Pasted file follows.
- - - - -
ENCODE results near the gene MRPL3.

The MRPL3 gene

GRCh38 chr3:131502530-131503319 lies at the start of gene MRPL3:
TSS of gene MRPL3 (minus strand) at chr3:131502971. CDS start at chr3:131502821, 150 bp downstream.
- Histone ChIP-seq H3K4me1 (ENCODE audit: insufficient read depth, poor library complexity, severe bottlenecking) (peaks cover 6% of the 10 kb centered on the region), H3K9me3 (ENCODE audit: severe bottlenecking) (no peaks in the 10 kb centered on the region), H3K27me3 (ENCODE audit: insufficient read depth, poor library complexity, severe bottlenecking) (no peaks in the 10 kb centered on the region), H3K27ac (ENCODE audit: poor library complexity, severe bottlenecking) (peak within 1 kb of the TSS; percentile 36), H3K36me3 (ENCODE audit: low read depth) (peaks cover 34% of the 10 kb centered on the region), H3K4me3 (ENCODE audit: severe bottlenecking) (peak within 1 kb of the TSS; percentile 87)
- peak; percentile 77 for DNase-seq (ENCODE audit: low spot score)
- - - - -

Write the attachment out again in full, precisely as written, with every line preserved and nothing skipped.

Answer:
ENCODE results near the gene MRPL3.

The MRPL3 gene

GRCh38 chr3:131502530-131503319 lies at the start of gene MRPL3:
TSS of gene MRPL3 (minus strand) at chr3:131502971. CDS start at chr3:131502821, 150 bp downstream.
- Histone ChIP-seq H3K4me1 (ENCODE audit: insufficient read depth, poor library complexity, severe bottlenecking) (peaks cover 6% of the 10 kb centered on the region), H3K9me3 (ENCODE audit: severe bottlenecking) (no peaks in the 10 kb centered on the region), H3K27me3 (ENCODE audit: insufficient read depth, poor library complexity, severe bottlenecking) (no peaks in the 10 kb centered on the region), H3K27ac (ENCODE audit: poor library complexity, severe bottlenecking) (peak within 1 kb of the TSS; percentile 36), H3K36me3 (ENCODE audit: low read depth) (peaks cover 34% of the 10 kb centered on the region), H3K4me3 (ENCODE audit: severe bottlenecking) (peak within 1 kb of the TSS; percentile 87)
- peak; percentile 77 for DNase-seq (ENCODE audit: low spot score)